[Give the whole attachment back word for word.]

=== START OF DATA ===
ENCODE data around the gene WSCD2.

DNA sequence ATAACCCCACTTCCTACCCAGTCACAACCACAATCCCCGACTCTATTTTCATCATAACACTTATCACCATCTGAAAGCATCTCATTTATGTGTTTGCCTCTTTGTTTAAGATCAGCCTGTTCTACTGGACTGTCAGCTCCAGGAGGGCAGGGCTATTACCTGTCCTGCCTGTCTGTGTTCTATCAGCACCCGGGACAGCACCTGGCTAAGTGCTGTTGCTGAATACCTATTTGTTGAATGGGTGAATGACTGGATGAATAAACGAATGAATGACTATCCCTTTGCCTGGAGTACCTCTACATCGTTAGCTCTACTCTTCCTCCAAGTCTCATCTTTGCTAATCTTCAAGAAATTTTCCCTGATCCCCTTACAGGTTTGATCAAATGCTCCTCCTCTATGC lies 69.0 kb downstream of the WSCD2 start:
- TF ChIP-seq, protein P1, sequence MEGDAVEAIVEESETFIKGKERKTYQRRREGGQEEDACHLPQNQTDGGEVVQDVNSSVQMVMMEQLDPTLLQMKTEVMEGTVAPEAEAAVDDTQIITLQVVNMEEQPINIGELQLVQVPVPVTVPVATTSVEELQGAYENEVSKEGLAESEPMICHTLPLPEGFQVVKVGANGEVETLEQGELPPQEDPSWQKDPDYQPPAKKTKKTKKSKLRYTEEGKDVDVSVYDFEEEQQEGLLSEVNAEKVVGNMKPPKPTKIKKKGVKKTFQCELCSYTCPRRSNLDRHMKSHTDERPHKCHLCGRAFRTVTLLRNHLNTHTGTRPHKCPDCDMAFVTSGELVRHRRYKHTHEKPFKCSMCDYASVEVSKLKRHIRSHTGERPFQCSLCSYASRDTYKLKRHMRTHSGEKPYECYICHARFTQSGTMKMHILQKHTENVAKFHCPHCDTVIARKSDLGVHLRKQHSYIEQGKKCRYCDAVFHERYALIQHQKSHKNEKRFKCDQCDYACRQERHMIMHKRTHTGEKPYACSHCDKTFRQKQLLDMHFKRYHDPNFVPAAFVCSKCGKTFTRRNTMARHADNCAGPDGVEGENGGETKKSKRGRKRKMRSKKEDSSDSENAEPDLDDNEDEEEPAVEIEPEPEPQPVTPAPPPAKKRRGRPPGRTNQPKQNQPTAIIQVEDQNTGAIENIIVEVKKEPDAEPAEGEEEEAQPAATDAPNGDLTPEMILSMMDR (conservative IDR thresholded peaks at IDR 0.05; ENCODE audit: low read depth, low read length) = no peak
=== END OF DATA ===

ENCODE data around the gene WSCD2.

DNA sequence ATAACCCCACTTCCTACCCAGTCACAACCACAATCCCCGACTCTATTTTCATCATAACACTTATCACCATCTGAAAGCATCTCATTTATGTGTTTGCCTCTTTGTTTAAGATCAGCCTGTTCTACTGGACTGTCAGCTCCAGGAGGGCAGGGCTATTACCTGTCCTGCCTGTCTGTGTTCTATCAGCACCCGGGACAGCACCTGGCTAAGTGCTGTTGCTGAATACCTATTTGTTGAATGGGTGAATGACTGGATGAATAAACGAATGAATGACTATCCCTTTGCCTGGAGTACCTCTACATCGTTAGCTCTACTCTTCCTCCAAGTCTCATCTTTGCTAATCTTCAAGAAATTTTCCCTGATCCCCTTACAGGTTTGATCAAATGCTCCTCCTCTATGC lies 69.0 kb downstream of the WSCD2 start:
- TF ChIP-seq, protein P1, sequence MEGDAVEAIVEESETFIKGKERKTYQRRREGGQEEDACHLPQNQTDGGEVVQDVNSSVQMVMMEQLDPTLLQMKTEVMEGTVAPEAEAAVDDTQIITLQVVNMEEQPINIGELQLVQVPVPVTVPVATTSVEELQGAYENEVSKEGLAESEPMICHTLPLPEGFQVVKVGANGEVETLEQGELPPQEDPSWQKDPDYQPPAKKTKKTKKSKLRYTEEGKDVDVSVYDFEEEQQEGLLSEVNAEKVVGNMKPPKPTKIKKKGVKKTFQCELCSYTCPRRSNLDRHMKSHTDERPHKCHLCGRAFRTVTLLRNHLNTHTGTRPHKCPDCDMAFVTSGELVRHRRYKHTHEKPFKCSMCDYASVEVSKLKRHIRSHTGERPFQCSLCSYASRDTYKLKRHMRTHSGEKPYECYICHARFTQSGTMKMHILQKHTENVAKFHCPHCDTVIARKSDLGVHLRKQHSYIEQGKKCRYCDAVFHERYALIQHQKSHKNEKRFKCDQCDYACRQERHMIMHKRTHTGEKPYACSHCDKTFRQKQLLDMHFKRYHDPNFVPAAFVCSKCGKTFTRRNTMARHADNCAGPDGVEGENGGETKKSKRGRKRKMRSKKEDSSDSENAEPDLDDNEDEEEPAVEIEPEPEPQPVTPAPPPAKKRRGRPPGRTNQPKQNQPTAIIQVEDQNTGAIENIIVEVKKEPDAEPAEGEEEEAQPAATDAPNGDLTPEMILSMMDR (conservative IDR thresholded peaks at IDR 0.05; ENCODE audit: low read depth, low read length) = no peak